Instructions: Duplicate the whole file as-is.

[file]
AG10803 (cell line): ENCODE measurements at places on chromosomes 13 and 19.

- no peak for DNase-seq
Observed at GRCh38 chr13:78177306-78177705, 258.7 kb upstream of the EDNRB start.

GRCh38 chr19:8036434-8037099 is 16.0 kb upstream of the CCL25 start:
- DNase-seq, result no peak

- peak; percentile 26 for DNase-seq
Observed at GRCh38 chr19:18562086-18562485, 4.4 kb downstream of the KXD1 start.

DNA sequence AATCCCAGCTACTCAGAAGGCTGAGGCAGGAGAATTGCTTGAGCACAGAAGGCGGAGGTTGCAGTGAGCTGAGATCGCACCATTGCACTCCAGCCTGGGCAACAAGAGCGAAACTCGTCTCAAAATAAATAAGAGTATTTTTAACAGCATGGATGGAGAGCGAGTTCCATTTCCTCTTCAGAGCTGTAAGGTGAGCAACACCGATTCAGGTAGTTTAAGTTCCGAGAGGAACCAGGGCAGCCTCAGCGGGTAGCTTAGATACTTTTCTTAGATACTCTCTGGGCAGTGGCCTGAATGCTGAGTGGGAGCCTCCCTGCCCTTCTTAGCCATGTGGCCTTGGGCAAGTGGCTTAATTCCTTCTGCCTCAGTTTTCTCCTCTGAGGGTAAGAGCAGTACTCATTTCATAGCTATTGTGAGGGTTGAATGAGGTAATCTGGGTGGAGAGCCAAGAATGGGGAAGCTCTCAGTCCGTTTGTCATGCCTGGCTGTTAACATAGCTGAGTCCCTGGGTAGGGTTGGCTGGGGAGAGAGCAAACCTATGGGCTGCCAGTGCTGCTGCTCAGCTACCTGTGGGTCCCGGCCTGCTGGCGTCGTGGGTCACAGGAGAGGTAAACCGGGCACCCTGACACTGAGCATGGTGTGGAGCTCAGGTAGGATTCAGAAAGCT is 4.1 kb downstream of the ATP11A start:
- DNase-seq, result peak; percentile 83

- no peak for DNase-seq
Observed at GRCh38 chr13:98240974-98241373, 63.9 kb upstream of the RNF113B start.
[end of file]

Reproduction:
AG10803 (cell line): ENCODE measurements at places on chromosomes 13 and 19.

- no peak for DNase-seq
Observed at GRCh38 chr13:78177306-78177705, 258.7 kb upstream of the EDNRB start.

GRCh38 chr19:8036434-8037099 is 16.0 kb upstream of the CCL25 start:
- DNase-seq, result no peak

- peak; percentile 26 for DNase-seq
Observed at GRCh38 chr19:18562086-18562485, 4.4 kb downstream of the KXD1 start.

DNA sequence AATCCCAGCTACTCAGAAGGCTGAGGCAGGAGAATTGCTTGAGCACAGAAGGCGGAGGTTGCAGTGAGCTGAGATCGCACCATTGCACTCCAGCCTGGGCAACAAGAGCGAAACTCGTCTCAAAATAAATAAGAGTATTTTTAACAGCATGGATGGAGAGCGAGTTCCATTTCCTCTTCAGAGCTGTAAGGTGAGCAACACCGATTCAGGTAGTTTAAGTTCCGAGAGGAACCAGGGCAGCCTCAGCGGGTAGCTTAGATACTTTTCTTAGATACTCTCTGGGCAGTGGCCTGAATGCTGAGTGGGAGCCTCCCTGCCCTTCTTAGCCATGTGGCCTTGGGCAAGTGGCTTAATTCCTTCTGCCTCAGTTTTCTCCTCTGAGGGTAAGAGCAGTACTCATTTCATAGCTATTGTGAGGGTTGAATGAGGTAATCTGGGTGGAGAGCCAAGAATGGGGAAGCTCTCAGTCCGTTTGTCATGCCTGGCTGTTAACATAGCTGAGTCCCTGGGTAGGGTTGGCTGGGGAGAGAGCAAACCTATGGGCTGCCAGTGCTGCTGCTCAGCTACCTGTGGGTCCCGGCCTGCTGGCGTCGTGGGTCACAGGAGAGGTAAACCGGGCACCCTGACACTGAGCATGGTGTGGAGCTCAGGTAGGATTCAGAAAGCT is 4.1 kb downstream of the ATP11A start:
- DNase-seq, result peak; percentile 83

- no peak for DNase-seq
Observed at GRCh38 chr13:98240974-98241373, 63.9 kb upstream of the RNF113B start.